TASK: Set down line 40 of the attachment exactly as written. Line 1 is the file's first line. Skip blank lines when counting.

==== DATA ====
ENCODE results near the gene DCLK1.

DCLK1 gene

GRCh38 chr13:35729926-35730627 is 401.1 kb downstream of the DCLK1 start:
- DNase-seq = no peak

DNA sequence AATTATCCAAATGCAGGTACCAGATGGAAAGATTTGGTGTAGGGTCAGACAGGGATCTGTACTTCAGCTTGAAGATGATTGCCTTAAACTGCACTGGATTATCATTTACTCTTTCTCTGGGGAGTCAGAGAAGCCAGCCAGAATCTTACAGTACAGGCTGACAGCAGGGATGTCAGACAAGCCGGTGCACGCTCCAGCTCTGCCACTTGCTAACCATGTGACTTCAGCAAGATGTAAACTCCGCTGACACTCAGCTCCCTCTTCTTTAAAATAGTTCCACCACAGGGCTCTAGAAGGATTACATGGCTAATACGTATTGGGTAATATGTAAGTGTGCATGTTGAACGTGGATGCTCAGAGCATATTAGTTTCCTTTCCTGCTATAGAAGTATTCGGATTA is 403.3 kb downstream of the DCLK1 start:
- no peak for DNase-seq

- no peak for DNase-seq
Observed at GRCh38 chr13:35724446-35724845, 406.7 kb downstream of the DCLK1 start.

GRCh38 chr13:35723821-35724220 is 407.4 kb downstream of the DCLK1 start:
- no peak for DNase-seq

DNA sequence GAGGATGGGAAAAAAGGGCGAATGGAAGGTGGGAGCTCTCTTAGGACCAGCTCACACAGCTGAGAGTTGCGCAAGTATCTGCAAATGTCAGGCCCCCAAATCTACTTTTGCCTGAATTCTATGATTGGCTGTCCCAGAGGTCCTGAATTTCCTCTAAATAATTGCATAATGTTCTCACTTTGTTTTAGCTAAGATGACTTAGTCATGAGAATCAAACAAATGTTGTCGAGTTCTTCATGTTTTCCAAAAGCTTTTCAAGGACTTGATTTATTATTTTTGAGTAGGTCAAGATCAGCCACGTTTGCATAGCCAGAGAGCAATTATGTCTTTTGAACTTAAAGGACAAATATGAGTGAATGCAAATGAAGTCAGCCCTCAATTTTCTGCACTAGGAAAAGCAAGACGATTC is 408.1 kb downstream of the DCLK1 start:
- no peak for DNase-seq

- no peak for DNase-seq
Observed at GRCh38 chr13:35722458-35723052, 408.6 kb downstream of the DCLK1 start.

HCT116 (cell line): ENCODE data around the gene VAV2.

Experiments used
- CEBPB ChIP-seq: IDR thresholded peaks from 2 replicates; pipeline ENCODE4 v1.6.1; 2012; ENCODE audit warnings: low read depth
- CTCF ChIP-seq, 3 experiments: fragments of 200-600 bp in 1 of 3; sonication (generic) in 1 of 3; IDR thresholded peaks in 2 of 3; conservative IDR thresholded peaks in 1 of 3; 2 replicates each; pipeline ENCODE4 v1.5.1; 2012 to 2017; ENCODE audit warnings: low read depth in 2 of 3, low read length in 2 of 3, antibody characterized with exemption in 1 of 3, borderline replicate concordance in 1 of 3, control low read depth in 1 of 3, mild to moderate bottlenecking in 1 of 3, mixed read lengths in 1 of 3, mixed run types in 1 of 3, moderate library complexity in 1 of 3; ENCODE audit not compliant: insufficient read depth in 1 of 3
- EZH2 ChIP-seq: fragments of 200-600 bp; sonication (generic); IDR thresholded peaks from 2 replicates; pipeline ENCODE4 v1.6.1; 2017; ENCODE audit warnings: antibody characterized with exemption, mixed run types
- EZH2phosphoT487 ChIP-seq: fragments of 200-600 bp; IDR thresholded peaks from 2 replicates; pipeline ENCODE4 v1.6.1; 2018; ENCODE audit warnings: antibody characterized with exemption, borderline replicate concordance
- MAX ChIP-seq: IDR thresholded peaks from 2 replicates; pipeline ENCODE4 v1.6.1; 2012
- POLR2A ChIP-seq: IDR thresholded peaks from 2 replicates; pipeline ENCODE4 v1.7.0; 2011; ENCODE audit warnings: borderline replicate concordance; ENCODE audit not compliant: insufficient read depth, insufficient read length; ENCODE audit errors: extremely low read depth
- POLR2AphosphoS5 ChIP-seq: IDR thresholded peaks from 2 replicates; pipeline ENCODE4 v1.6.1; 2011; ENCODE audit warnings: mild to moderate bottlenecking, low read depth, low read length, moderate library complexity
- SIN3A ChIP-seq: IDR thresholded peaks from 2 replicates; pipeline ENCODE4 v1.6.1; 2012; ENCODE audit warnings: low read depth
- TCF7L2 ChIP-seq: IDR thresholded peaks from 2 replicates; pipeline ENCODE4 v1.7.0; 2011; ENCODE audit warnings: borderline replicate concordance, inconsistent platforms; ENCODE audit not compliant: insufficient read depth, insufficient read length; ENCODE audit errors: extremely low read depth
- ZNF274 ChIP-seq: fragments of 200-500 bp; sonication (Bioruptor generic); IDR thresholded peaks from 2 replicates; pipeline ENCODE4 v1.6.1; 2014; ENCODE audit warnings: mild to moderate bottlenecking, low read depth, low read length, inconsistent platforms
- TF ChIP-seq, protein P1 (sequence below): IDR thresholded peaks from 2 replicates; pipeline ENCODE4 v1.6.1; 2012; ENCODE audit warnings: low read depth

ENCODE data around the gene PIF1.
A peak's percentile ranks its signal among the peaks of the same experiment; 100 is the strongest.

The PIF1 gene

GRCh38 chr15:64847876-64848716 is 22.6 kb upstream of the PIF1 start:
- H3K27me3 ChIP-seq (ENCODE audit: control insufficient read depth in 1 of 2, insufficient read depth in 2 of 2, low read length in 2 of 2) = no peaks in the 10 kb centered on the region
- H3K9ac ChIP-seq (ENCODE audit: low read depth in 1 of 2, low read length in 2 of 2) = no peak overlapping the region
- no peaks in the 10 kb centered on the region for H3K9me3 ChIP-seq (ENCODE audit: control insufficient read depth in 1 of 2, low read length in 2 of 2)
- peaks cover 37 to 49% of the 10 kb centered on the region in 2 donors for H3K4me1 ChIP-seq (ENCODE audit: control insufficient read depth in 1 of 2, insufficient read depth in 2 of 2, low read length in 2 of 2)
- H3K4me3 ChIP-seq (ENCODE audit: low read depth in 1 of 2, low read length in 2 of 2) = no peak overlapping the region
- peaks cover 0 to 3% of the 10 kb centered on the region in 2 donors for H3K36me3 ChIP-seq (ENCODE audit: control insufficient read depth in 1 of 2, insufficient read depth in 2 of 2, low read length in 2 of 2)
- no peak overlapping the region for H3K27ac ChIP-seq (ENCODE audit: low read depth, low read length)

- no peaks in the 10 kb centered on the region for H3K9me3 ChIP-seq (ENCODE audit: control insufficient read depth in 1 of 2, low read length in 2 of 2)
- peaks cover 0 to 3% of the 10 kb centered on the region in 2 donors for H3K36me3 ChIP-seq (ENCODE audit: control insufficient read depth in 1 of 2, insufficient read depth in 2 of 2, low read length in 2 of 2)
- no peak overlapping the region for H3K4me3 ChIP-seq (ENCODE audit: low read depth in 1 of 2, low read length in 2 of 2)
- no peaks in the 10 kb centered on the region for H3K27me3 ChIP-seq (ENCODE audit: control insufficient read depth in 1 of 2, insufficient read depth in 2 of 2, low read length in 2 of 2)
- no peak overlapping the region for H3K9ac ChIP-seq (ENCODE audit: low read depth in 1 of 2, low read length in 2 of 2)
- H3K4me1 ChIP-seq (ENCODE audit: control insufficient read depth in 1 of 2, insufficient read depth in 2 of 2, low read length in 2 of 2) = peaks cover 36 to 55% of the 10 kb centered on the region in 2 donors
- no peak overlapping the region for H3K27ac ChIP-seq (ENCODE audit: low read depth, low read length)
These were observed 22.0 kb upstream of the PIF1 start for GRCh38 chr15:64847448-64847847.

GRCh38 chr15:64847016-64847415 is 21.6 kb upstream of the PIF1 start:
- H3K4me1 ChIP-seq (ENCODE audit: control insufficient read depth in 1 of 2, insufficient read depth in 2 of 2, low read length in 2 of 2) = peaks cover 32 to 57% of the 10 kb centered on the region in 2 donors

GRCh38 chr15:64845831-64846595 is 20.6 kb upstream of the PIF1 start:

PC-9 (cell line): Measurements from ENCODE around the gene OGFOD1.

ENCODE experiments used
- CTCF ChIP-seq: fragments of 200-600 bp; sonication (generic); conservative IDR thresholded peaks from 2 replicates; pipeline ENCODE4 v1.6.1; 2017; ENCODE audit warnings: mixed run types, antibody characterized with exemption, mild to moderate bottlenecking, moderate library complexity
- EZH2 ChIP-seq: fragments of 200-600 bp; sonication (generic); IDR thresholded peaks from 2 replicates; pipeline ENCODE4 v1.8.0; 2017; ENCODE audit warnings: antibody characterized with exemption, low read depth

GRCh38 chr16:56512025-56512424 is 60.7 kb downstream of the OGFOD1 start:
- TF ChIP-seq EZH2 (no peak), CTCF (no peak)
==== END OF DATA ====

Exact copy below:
- peaks cover 0 to 3% of the 10 kb centered on the region in 2 donors for H3K36me3 ChIP-seq (ENCODE audit: control insufficient read depth in 1 of 2, insufficient read depth in 2 of 2, low read length in 2 of 2)